Plaintiff alleges that "it [was] understood that Mr. Dempsey told other employees that he believed Plaintiff was being coached for purposes of filing a workers' compensation claim"; that "Mr. Dempsey is known to dislike workers' compensation claims and [that] his personal animus towards workers' compensation claims and work-related injuries was well-known amongst his employees"; and that "Dempsey was known to terminate, transfer or demote employees with medical conditions," especially those that were work-related. (Id. ¶ 9.) Plaintiff further alleges that it is known among all employees that Dempsey's dislike of workers' compensation claims stems from the fact that his bonus is predicated on a lack of work-related injuries from stores under his management. (Id. ¶ 14.) Plaintiff claims that Oxnard employees Heidi Cuevas and Celia, and Ventura employee Lori Thayer were also terminated because of disabilities or work-related medical conditions. (Id. ¶¶ 11-12.) Finally, Plaintiff alleges that, two weeks following her own termination, Dempsey also terminated Monica Guerra for tardiness. (Id. ¶13.) However, Plaintiff believes that Dempsey informed Guerra that he would reinstate her once Plaintiff's union grievance process was complete, and that Guerra has, in fact, been reinstated.

On the basis of these facts, Plaintiff asserts four state law causes of action, for (1) wrongful termination in violation of public policy; (2) disability and medical condition discrimination; (3) disability and medical condition harassment; and (4) retaliatory discharge.




Under Federal Rule of Civil Procedure 12(h)(3), "[i]f the court determines at any time that it lacks subject-matter jurisdiction, the court must dismiss the action." Fed. R. Civ. P. 12(h)(3). "[A] court may raise the question of subject matter jurisdiction, sua sponte, at any time during the pendency of the action . . . ." Snell v. Cleveland, Inc., 316 F.3d 822, 826 (9th Cir. see also United Investors Life Ins. Co. v. Waddell & Reed, Inc., 360 F.3d 960, 966 (9th Cir. 2004) ("Here the district court had a duty to establish subject matter jurisdiction over the removed action sua sponte, whether the parties raised the issue or not.").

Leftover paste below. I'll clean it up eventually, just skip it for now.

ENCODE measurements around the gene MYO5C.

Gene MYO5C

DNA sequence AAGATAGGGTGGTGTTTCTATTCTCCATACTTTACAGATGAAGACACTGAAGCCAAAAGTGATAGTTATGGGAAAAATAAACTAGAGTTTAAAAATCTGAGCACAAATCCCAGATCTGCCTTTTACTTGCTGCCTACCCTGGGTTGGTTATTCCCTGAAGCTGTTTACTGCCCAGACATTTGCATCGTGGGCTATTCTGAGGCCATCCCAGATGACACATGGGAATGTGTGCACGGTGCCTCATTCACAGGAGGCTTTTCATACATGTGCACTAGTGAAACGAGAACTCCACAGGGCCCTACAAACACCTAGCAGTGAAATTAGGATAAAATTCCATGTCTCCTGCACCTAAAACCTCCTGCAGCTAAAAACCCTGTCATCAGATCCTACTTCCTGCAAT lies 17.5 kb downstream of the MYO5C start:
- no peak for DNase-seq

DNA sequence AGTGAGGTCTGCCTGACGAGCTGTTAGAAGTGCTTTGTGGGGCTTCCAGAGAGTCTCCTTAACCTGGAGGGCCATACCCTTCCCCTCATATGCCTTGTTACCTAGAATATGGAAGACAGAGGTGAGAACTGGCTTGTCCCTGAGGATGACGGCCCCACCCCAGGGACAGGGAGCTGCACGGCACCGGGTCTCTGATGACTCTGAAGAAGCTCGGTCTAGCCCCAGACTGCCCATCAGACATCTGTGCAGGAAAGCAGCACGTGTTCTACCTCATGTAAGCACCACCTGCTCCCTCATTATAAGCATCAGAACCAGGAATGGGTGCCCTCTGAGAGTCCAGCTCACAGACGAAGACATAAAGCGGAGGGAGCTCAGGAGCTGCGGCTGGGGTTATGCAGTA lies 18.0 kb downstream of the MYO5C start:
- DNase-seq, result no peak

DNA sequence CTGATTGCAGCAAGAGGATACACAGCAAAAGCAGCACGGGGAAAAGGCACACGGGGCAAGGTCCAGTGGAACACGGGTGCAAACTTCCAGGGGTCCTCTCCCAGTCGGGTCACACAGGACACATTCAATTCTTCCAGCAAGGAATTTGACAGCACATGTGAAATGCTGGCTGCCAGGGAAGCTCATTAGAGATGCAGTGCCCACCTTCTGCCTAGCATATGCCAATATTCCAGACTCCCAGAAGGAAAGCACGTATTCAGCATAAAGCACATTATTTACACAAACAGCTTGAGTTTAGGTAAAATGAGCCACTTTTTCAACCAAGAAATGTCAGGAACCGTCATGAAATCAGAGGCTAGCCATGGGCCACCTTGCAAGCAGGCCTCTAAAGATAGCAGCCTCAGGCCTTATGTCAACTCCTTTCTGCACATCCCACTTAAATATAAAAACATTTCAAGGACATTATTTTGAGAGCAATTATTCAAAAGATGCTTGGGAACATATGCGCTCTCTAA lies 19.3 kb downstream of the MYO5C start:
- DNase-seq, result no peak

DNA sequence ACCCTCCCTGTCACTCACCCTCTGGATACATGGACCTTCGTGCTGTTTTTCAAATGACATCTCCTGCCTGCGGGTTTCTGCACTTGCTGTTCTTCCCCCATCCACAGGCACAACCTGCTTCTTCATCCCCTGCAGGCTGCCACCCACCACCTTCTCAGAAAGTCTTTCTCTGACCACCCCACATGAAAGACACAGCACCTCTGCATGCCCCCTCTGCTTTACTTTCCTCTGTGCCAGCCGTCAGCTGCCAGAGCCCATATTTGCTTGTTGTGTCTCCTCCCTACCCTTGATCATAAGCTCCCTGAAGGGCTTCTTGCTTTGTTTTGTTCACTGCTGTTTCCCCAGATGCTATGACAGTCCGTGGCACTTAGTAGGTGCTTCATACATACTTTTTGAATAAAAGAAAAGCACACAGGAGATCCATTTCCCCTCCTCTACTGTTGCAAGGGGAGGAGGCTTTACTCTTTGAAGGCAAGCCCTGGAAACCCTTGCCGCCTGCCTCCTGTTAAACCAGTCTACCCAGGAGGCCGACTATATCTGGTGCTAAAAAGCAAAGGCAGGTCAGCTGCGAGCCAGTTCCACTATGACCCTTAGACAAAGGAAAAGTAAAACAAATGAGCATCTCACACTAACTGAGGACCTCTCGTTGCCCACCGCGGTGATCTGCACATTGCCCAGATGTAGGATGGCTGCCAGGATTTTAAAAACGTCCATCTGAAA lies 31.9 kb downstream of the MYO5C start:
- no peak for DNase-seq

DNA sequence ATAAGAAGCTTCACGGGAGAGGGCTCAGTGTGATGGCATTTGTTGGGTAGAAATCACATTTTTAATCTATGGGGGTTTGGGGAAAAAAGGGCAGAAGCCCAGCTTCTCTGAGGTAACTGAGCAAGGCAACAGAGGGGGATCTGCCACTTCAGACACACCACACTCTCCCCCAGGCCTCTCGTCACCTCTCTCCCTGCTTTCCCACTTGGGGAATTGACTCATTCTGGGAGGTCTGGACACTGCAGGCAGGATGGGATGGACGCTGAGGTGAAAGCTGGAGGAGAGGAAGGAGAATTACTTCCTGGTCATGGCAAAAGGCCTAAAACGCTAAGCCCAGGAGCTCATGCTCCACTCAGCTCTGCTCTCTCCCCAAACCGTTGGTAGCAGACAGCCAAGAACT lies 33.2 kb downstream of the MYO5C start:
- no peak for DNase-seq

Under 28 U.S.C. § 1441, a defendant may remove to federal court any state court action where the amount in controversy exceeds $75,000, and where the matter is between citizens of different states. 28 U.S.C. § 1441(a); see also 28 U.S.C. § 1332(a). "It is well established that for a case to come within this statute there must be complete diversity and that diversity is not complete if any plaintiff is a citizen of the same state as any defendant." Cresswell v. Sullivan & Cromwell, 922 F.2d 60, 68 (2nd Cir. 1990) (citation omitted). A person's state of citizenship is "determined by her state of domicile, not her state of residence." Kanter v. Warner-Lambert , 265 F.3d 853, 857 (9th Cir. 2001). A corporation is a "citizen of any State by which it has been incorporated and of the State where it has its principal place of business." 28 U.S.C. § 1332(c)(1).

"Remand may be ordered either for lack of subject matter jurisdiction or for any defect in removal procedure." Flatwire Solutions, LLC v. Sexton, 2009 WL 5215757, at *1 (C.D. Cal. Dec. 29, 2009) (citing 28 U.S.C. § 1447(c)). "Courts strictly construe the removal statutes against removal jurisdiction, and jurisdiction must be rejected if there is any doubt as to the right of removal." Id. (citing Gaus v. Miles, Inc., 980 F.2d 564, 566 (9th Cir. 1992)). "The party seeking removal bears the burden of establishing federal jurisdiction." Id. (citing Prize Frize, Inc. v. Matrix, Inc., 167 F.3d 1261, 1265 (9th Cir. 1999). "The defendant also has the burden of showing that it has complied with the procedural requirements for removal." Id. (citation omitted).